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Net Neutrality 2010: How Did We Get Here?

It is perhaps fitting that the net neutrality debate, long marked by such intense rancor and partisanship, came to a resolution, of sorts, that pleased virtually no one.

For the past year -- 15 months, really -- the fight has been raging in Washington and across the Web, with advocacy groups like Free Press and Public Knowledge issuing dire warnings about the end of Internet freedom, while their conservative counterparts and many industry groups insist that regulations are not only unnecessary, but would curtail innovation and investment in network infrastructure.

If those arguments sound familiar, there's a reason. The rhetorical talking points of the net neutrality debate have held largely unchanged for half a decade. But this year, at its December meeting, the Federal Communications Commission for the first time moved to enact enforceable rules that would prohibit cable and phone companies from discriminating against specific content on their networks.

So how did we get here?

The winding road to Tuesday's vote began at the Brookings Institution last September, when FCC Chairman Julius Genachowski delivered a speech promising to initiate a rulemaking proceeding to preserve the open Internet, saying that net neutrality rules should apply to both fixed and wireless providers.

The next month, he did just that, and the five-member FCC voted unanimously to approve the notice of proposed rulemaking. The two Republicans on the panel stressed that while they could support a fact-finding mission (Genachowski vowed the process would be "data driven"), they did not think rules were necessary or wise.

So the process was set in motion, but within the FCC, the primary focus remained work developing a comprehensive plan to achieve affordable, nationwide broadband deployment.

But casting a long shadow over the FCC's net neutrality work was a pending court case, in which cable giant Comcast was challenging the agency's 2008 order rebuking it for throttling traffic from peer-to-peer service BitTorrent.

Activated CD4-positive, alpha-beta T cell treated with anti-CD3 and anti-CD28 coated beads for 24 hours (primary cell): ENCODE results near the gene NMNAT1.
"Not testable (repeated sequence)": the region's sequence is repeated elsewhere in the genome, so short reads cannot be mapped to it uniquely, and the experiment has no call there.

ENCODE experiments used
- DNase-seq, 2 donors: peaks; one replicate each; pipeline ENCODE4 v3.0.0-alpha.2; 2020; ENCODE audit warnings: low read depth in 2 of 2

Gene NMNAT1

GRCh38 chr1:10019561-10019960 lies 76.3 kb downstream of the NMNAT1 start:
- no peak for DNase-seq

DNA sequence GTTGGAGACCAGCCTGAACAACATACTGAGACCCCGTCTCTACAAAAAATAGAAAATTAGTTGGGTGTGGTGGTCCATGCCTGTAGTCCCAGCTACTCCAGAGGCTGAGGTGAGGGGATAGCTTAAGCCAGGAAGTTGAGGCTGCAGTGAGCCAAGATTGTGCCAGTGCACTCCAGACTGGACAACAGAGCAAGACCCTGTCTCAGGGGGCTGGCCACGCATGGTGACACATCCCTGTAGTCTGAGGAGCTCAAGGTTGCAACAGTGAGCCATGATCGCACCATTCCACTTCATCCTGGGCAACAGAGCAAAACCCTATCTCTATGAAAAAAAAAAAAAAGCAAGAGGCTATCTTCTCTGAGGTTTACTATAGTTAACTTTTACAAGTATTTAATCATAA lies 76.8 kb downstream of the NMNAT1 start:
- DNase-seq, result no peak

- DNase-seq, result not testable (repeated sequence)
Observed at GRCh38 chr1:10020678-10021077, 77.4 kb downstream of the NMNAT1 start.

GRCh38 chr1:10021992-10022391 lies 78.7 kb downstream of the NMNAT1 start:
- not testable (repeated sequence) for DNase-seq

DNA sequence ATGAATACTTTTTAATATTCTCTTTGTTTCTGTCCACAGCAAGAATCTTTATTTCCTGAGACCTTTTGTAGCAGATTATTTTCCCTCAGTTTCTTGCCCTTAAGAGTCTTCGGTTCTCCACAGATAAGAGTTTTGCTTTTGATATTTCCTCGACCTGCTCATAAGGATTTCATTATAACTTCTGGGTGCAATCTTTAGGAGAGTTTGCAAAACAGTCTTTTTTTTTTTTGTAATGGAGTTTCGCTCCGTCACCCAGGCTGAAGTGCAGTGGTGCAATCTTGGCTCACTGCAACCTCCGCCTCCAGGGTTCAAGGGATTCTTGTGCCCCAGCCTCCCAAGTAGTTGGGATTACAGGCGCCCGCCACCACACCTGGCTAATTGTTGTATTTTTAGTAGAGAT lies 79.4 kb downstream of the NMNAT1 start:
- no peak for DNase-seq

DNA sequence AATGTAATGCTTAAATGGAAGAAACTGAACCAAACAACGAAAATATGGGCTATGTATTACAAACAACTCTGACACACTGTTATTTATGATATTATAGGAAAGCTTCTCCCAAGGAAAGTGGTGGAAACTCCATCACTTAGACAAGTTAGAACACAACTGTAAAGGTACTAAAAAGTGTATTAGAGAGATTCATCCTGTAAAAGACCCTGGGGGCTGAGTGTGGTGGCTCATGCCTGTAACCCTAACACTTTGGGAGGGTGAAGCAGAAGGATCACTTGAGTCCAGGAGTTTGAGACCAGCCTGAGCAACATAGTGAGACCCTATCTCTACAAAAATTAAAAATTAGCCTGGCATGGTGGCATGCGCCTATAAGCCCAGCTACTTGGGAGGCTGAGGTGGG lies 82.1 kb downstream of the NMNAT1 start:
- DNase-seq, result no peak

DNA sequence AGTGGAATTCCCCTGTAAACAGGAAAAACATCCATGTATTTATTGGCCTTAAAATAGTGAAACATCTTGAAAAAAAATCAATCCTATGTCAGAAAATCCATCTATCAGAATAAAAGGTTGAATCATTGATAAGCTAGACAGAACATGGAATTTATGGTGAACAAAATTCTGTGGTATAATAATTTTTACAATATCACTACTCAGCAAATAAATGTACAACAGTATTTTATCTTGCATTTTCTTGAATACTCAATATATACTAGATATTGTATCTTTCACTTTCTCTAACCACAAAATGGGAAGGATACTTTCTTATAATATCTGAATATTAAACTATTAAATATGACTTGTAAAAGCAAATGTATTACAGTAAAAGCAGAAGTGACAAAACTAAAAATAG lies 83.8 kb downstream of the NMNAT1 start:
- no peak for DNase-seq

On a cold day in January, both sides presented oral arguments before a panel of judges in the U.S. Court of Appeals for the D.C. Circuit. The judges were clearly skeptical of the FCC's authority in the matter.

In March, the FCC released its broadband plan, which did not explicitly endorse net neutrality, but instead made voluminous recommendations for expanding broadband service, including a major reallocation of spectrum to power wireless data networks.

Then, three weeks later, the court ruled in the Comcast case. As many had expected, the judges held that the FCC did not possess the statutory authority under the Communications Act to enforce an Internet policy statement it had adopted in 2005, the basis for the Comcast order.

And so began the period of supreme uncertainty.

Apart from the net neutrality issue, FCC officials said that the court's ruling left them on shaky ground to act on a host of the recommendations in the national broadband plan.

Speculation picked up that the FCC would attempt to reclassify broadband as a so-called Title II telecommunications service, resolving the court's objection that the ancillary authority under the current Title I designation was insufficient to regulate ISPs. Pro-net-neutrality advocacy groups pressed the issue. The cable and phone companies -- and many congressional Republicans -- blasted the notion as imposing monopoly-era phone regulations on the dynamic Internet sector.